- All 3 TV movies on 3 discs
- Sorry, this item is not available in
- Image not available
- To view this video download Flash Player
|Additional DVD options||Amazon Price||New from>||Used from|
Hot on the heels of PRIME SUSPECT came Robbie Coltrane's (Hagrid in the Harry Potter movies) outstanding creation of "Fitz," in the PBS series CRACKER. Fitz is an addicted gambler, a heavy drinker, and a brilliant if deeply flawed criminal psychologist. He is, to the working mind of a killer what CSI is to a trace of blood or a single hair. For Fitz, murder is just the beginning. Three stories follow Fitz as he investigates an accused commuter train killer with amnesia, a couple who share love and murder, and the killing of a young boy that shakes a community to its core.
The compelling Cracker is among the more exciting British mystery series from the 1990s, featuring a hero so flawed he's just as likely to end up inside a jail cell as outside chasing bad guys. Robbie Coltrane, perhaps best known for playing Rubeus Hagrid in the Harry Potter movies, is unconventional psychologist Eddie "Fitz" Fitzgerald, a rotund teacher who exhorts students to look within their dark hearts and who gleefully embraces his own addictions to gambling, booze, and nicotine.
Caught in a downward spiral, Fitz sneers as his debts mount and his wife (Barbara Flynn) leaves him, but he rallies when a favorite student is slashed to death on a train in series debut "The Mad Woman in the Attic." The suspect, a longtime amnesiac, is put through grueling police torments, but Fitz believes in the man's innocence, thus establishing his ambivalent relationship with Detective Chief Inspector Bilborough (Christopher Eccleston) and a quasi-romantic alliance with another detective, Jane "Panhandle" Penhaligon (Geraldine Somerville, also from the Potter films). Michael Winterbottom, now a renowned feature filmmaker (Welcome to Sarajevo), provides admirable direction.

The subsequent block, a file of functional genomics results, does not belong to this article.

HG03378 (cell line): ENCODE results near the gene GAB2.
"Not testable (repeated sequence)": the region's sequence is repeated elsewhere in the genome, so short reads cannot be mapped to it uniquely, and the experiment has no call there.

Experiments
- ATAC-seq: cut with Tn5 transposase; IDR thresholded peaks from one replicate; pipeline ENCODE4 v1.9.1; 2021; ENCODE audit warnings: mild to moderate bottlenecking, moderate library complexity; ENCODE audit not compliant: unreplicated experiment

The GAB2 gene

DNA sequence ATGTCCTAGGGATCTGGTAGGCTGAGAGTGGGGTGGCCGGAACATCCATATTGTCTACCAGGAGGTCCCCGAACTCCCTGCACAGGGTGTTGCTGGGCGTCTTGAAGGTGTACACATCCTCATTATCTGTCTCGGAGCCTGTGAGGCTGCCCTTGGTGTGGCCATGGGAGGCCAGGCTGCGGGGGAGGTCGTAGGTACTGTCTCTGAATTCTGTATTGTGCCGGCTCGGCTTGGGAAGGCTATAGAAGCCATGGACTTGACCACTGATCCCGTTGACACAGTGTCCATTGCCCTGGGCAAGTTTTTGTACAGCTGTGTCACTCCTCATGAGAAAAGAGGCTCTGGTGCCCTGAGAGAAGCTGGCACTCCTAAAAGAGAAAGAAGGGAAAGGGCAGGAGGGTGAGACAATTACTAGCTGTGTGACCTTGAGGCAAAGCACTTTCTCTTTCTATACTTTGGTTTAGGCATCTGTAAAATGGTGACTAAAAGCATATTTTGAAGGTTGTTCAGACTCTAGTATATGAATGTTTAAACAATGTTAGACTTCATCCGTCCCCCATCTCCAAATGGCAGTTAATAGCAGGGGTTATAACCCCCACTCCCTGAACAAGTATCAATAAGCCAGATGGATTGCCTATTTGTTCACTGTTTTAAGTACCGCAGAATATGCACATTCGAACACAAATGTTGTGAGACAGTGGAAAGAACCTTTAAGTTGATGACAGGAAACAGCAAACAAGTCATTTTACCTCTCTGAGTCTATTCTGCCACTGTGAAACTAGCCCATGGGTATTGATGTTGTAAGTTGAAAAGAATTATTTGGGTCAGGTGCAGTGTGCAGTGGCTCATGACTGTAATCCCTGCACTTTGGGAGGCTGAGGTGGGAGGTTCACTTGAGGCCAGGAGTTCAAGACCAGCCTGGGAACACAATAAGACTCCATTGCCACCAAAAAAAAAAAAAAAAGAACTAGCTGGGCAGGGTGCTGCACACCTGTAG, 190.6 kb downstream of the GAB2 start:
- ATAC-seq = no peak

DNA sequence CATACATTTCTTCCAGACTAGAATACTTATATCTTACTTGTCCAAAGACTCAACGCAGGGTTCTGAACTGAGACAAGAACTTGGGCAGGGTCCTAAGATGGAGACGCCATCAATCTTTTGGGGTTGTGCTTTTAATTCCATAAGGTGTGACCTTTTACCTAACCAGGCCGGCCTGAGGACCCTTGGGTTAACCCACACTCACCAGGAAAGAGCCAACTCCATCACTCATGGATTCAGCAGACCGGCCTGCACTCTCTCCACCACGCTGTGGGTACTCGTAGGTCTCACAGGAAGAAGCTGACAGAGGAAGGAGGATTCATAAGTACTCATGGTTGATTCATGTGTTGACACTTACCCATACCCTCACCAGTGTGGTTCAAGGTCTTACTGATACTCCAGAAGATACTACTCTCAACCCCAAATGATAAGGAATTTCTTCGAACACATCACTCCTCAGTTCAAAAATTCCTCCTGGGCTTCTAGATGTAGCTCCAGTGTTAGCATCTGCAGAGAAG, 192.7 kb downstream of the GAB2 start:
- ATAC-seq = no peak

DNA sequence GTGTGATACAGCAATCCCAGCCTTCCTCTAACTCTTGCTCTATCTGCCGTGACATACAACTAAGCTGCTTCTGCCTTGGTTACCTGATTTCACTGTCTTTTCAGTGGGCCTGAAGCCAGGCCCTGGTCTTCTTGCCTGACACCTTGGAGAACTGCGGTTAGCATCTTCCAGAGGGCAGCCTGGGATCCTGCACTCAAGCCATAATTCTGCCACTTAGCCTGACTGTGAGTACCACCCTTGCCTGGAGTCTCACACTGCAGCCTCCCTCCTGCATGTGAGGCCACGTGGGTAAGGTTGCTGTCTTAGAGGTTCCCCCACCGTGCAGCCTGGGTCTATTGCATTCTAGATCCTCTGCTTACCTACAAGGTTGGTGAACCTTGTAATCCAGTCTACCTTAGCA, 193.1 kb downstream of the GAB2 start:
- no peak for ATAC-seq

Fitz's interest in obsessive behavior and his talent for spinning out instant psychological profiles makes him invaluable to Bilborough in subsequent episode "To Say I Love You," in which a rage-filled young man and his scheming girlfriend kill a loan shark. Though the story is less interesting than the Cracker pilot, Fitz's slow crawl back to self-respect and resentful cooperation with his estranged wife's therapist are irresistible entertainment. Finally, "One Day a Lemming Will Fly," in which the murder of a 13-year-old boy sparks a lynch-mob mentality among the public, is a strong two-parter that raises some interesting crises for Fitz. Does he belong with his wife and kids or with Panhandle? Is he better at his job when his personal life is a disaster? The provocative final scenes make one hunger to see more of Cracker. --Tom Keogh
I have a little trouble discernibg the verbal parlays of these characters at first but after an episode or two I fall right in with the psychological and humorous tone of this talk... Read morePublished on June 26, 2013 by rad
I loved this series. Robbie Coltrane is superb as Fitz. BBC television programs add a little difference to everyday life.Published on December 17, 2012 by Barbara Perdue
I bought this used at a Good price, it was in excellent condition, recieved it pretty quick. The show is worth watching. I was very happy with this purchasePublished on April 19, 2012 by Madonna Harden
I ordered Cracker Series 1: The Mad Woman in the Attic, To Say I love You, and One Day a Lemming Will Fly. Read morePublished on April 12, 2012 by MEL
After viewing the series 2 Cracker that was available from Netflix, I was eager to see the earlier and later segments. Read morePublished on November 6, 2010 by Cornelia Miller
I just finished watching the first series of BBC's CRACKER, a detective series featuring a quirky psychologist with plenty of personal problems himself. Read morePublished on March 31, 2009 by P. Hale
I loved this series and highly recommend it and all of the cracker series. Fitz is so witty and charming and you'll wish the story never ends. I love Robbie Coltrane.Published on March 26, 2009 by Roberta L. Kirk